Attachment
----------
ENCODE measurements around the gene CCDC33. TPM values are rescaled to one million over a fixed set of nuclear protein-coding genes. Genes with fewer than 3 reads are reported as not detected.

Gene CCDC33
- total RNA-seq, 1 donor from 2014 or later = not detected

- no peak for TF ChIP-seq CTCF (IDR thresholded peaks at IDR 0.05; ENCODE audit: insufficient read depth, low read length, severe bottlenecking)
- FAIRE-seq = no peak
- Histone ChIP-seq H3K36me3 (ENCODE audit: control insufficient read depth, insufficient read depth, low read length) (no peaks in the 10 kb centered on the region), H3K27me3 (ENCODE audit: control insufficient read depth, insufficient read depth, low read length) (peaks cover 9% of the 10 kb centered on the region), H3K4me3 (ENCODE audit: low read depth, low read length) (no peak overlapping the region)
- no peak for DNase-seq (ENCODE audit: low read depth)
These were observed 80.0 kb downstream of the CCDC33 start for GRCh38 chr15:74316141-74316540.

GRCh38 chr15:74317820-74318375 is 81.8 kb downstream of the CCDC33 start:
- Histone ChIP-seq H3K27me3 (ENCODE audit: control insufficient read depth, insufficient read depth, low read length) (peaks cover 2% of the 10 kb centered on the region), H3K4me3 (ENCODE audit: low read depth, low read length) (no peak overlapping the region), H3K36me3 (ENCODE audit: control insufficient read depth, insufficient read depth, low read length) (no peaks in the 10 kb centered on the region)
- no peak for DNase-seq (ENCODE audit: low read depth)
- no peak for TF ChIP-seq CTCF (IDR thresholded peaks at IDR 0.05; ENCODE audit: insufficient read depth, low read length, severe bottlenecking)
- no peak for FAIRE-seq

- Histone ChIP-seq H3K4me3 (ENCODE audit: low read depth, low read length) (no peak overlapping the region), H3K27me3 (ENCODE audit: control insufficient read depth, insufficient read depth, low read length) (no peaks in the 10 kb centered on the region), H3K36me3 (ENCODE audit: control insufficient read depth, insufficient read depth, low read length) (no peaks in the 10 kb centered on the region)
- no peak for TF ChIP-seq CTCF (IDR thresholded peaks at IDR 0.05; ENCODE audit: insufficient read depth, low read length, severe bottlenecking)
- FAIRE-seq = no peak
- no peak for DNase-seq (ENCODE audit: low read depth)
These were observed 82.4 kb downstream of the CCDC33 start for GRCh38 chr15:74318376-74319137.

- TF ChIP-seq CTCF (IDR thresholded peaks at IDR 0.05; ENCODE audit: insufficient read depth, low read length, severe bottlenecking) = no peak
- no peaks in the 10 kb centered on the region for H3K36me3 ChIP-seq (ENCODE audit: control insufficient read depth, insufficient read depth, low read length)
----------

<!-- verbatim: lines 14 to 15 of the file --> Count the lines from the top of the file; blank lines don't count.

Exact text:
- Histone ChIP-seq H3K4me3 (ENCODE audit: low read depth, low read length) (no peak overlapping the region), H3K27me3 (ENCODE audit: control insufficient read depth, insufficient read depth, low read length) (no peaks in the 10 kb centered on the region), H3K36me3 (ENCODE audit: control insufficient read depth, insufficient read depth, low read length) (no peaks in the 10 kb centered on the region)
- no peak for TF ChIP-seq CTCF (IDR thresholded peaks at IDR 0.05; ENCODE audit: insufficient read depth, low read length, severe bottlenecking)